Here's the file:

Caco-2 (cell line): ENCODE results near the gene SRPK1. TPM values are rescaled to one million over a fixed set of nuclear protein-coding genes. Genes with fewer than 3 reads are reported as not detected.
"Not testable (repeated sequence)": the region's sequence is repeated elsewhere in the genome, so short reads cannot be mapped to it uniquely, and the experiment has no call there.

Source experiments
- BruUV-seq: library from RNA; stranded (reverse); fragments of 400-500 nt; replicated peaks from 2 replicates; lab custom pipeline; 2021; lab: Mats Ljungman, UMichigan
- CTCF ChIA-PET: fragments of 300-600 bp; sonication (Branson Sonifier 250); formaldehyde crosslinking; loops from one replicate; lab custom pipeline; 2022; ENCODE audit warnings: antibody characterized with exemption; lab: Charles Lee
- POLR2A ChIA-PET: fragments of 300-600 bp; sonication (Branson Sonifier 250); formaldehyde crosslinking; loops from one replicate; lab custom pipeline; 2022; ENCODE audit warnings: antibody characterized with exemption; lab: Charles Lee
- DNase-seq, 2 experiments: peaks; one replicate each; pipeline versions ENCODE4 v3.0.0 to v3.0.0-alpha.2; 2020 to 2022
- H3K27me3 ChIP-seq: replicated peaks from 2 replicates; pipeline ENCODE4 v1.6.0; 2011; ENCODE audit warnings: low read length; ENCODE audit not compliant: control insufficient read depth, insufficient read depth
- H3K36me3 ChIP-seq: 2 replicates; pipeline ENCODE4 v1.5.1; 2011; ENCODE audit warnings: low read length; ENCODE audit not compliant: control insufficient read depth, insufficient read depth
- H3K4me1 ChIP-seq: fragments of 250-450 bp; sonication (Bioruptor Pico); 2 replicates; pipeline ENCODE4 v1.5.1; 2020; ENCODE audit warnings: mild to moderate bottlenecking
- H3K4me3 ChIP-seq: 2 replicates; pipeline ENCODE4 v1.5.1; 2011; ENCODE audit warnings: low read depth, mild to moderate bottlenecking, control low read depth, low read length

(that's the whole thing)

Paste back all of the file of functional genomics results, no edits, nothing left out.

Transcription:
Caco-2 (cell line): ENCODE results near the gene SRPK1. TPM values are rescaled to one million over a fixed set of nuclear protein-coding genes. Genes with fewer than 3 reads are reported as not detected.
"Not testable (repeated sequence)": the region's sequence is repeated elsewhere in the genome, so short reads cannot be mapped to it uniquely, and the experiment has no call there.

Source experiments
- BruUV-seq: library from RNA; stranded (reverse); fragments of 400-500 nt; replicated peaks from 2 replicates; lab custom pipeline; 2021; lab: Mats Ljungman, UMichigan
- CTCF ChIA-PET: fragments of 300-600 bp; sonication (Branson Sonifier 250); formaldehyde crosslinking; loops from one replicate; lab custom pipeline; 2022; ENCODE audit warnings: antibody characterized with exemption; lab: Charles Lee
- POLR2A ChIA-PET: fragments of 300-600 bp; sonication (Branson Sonifier 250); formaldehyde crosslinking; loops from one replicate; lab custom pipeline; 2022; ENCODE audit warnings: antibody characterized with exemption; lab: Charles Lee
- DNase-seq, 2 experiments: peaks; one replicate each; pipeline versions ENCODE4 v3.0.0 to v3.0.0-alpha.2; 2020 to 2022
- H3K27me3 ChIP-seq: replicated peaks from 2 replicates; pipeline ENCODE4 v1.6.0; 2011; ENCODE audit warnings: low read length; ENCODE audit not compliant: control insufficient read depth, insufficient read depth
- H3K36me3 ChIP-seq: 2 replicates; pipeline ENCODE4 v1.5.1; 2011; ENCODE audit warnings: low read length; ENCODE audit not compliant: control insufficient read depth, insufficient read depth
- H3K4me1 ChIP-seq: fragments of 250-450 bp; sonication (Bioruptor Pico); 2 replicates; pipeline ENCODE4 v1.5.1; 2020; ENCODE audit warnings: mild to moderate bottlenecking
- H3K4me3 ChIP-seq: 2 replicates; pipeline ENCODE4 v1.5.1; 2011; ENCODE audit warnings: low read depth, mild to moderate bottlenecking, control low read depth, low read length